When he last commented here, on June 22, he put the old debate about the comparative value of pop and classical music in what, for him, is its most important context:
It’s NOT a question of “best” or “better-than”. It’s a question, rather, of comparing the artifacts of two essentially incommensurable aesthetic hierarchies which can “no more be compared than one can compare, delectable-wise, the proverbial apples and oranges on the same delectability continuum of things-that-one-can-eat-that-grow-on-trees,” as I’ve elsewhere put it.
Postmodern dogma — which is, at once, both a horrific and risible <i>reductio ad absurdum</i> of Sixties cultural thought, and which “seeks a dissolution of all hierarchies, both natural and culturally determined without distinction” as we’ve written previously elsewhere — is another culprit here, and it’s as wrongheaded and boneheaded as it could possibly be. Hierarchies are essential to the well-being of Homo sapiens, and there’s just no getting around that. It’s in our DNA as it’s in the DNA of all living things, also as we’ve written previously elsewhere, and any attempt to circumvent that ineluctable fact of life is doomed, ultimately, to abject failure, and the attempt itself certain to leave by the wayside scores upon scores of unnecessary and regrettable casualties.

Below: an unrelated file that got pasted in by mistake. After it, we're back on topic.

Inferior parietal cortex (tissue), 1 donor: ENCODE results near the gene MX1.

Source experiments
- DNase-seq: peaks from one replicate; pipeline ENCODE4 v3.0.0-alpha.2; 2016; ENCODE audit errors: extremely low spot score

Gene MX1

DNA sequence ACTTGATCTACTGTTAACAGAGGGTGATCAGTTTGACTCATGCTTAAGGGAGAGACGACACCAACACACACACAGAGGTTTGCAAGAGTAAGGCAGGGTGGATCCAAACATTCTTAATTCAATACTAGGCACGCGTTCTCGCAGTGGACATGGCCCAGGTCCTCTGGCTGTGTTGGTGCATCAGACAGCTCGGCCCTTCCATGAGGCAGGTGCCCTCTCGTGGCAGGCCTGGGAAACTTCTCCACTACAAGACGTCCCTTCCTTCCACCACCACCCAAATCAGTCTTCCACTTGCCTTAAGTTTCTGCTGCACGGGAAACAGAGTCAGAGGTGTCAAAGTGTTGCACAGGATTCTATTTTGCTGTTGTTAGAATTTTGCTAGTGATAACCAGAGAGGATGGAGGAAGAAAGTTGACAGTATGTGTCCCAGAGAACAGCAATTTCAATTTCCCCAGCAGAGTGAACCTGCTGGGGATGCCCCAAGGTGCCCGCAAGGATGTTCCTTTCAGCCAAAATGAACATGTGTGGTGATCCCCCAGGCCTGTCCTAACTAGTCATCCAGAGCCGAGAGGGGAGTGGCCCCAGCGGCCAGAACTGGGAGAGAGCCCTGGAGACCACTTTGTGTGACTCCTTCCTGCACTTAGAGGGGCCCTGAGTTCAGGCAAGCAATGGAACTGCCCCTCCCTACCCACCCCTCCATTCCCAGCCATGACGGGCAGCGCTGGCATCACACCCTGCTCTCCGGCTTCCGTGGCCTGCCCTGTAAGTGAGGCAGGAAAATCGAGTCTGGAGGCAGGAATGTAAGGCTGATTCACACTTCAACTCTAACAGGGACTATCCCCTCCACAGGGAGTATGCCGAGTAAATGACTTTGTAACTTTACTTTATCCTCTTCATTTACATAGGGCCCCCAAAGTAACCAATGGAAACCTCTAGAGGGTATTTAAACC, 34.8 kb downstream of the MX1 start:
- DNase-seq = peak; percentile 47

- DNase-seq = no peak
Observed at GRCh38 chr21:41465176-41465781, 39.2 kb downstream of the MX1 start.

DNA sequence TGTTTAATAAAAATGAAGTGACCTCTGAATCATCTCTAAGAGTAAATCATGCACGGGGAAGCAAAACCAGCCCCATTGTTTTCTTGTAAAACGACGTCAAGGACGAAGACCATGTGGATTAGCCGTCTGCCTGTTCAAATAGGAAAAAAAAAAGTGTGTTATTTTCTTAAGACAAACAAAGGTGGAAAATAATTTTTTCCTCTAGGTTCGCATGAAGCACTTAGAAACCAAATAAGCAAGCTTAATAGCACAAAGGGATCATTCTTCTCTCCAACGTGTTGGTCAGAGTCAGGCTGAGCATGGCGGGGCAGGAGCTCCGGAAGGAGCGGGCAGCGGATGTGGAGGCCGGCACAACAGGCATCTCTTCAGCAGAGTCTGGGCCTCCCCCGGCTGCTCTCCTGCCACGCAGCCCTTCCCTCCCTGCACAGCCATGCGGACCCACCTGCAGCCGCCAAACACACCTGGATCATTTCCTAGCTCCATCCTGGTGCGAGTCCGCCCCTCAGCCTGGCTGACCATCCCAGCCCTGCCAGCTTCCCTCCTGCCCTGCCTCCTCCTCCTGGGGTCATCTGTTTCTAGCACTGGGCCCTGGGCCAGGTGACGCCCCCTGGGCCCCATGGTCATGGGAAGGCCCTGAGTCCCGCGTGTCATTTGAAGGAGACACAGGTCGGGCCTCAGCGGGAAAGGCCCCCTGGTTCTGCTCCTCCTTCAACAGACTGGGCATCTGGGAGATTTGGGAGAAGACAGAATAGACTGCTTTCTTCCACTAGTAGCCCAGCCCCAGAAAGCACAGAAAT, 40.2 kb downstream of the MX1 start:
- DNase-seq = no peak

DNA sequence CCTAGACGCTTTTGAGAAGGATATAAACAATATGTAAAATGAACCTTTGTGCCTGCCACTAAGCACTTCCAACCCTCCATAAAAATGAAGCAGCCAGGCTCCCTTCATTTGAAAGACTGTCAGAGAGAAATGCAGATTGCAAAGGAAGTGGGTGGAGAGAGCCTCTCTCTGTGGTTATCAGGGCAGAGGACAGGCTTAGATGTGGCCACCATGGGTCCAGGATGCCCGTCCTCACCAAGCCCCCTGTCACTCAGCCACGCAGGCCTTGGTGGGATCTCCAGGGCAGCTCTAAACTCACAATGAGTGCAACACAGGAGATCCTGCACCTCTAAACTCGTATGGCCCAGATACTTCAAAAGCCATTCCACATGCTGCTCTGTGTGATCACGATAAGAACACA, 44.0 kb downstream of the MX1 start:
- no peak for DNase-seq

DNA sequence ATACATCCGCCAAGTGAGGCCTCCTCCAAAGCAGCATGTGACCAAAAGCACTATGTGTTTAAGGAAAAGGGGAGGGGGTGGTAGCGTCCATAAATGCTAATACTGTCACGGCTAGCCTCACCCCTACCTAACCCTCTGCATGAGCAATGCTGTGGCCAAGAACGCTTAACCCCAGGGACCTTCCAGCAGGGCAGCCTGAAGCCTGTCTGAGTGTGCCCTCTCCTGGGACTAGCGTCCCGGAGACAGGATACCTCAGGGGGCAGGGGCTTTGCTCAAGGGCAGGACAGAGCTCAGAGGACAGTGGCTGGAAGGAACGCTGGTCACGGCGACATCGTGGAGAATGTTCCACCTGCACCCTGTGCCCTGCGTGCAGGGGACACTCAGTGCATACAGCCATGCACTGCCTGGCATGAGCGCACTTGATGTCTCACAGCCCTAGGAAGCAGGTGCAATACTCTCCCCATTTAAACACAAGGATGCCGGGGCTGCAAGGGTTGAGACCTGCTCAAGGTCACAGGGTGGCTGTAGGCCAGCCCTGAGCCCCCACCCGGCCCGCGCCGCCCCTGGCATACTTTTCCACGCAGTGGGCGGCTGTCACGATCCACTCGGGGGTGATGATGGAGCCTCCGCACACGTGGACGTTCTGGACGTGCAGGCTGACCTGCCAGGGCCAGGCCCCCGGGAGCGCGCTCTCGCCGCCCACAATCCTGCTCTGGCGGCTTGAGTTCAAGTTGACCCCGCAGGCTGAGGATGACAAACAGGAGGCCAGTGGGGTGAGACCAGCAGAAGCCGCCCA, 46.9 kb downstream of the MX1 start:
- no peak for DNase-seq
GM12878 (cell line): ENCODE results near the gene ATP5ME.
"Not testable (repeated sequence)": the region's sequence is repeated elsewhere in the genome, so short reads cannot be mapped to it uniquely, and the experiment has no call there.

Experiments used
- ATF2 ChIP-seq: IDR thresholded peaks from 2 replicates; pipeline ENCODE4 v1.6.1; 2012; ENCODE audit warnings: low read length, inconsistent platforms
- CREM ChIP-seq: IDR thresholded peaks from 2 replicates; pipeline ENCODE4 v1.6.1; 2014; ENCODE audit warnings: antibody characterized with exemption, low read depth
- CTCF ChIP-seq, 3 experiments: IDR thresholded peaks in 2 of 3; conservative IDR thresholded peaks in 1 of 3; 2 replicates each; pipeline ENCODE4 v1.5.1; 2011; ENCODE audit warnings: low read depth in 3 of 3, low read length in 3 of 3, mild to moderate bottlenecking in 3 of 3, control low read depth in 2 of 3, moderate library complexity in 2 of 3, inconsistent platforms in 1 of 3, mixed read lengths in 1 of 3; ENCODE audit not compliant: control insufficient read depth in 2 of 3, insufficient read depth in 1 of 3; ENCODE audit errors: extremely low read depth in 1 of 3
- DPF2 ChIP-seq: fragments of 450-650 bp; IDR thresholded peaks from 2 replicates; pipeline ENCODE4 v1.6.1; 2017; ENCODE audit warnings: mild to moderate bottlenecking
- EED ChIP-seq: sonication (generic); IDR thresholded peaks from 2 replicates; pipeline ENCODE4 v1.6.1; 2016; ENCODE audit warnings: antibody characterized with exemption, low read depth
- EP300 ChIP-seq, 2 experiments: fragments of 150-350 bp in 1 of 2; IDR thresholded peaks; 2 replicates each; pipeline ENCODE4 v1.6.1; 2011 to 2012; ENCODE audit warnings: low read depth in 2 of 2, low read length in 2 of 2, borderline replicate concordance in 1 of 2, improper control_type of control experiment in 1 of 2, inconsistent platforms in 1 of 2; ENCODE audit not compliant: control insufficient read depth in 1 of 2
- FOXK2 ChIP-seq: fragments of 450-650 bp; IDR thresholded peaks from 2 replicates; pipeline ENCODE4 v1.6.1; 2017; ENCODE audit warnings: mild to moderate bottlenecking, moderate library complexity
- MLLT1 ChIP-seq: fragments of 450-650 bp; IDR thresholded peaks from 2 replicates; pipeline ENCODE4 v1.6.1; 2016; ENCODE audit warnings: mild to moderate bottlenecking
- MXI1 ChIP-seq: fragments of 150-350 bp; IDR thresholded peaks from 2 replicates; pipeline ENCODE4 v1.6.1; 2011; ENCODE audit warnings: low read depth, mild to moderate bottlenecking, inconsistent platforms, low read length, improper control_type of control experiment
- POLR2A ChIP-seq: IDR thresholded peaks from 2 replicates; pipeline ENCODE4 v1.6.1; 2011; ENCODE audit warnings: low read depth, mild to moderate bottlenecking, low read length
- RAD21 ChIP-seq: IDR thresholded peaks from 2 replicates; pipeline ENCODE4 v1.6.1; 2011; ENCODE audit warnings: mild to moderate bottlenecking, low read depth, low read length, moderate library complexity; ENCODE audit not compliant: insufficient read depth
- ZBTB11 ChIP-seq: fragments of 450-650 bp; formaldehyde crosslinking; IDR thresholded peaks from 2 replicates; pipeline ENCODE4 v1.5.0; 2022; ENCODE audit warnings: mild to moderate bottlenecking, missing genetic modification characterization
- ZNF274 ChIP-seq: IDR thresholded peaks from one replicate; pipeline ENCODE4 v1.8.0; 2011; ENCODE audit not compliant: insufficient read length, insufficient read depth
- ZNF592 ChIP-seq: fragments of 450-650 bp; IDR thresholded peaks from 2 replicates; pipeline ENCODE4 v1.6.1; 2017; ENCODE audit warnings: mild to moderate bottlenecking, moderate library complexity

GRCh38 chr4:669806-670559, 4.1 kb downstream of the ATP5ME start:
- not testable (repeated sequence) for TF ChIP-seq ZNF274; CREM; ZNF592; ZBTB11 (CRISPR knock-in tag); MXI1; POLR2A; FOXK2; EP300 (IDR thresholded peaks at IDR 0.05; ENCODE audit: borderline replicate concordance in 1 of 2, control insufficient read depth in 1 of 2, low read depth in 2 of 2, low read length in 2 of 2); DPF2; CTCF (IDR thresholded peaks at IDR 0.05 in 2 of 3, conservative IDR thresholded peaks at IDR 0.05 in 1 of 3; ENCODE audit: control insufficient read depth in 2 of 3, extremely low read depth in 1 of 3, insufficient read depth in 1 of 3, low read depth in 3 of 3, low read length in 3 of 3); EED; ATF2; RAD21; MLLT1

We’ve no argument with, nor objection to, the artifacts of popular culture per se. What we argue against, and lodge objection to, is the growing absence of a fundamental aesthetic distinction between, and separate hierarchies of aesthetic value for, such artifacts and the artifacts of the realm of high culture (so-called to distinguish it from the popular sort). Contrary to the pernicious equalitarian conceits of postmodern thinking, there is such a distinction; a self-evident and inarguably real one … and no meaningful aesthetic continuum connecting the artifacts of the two realms can be constructed except on the merest technical and taxonomic grounds.</blockquote>
This is all covered in some detail in my 2006 S&F post, “A Call For A Return To Hierarchal Sobriety”, which can be read here..
In that essay, you’ll find AC’s passionate belief that art created in the high-culture realm aspires to transcendence, while things created in the realm of popular culture — however powerful or affecting they might be — don’t have that aspiration. Thus high and popular culture exist in separate aesthetic realms, with the high-culture realm ranking higher in the all-important hierarchies of life.
It’s not exactly news that I don’t agree with this, but so what? I’m touched by AC’s passion, and I admire him for waging what must sometimes be a lonely struggle. I hope that people who agree with him will read his essay, and join him in his fight for what he believes.Related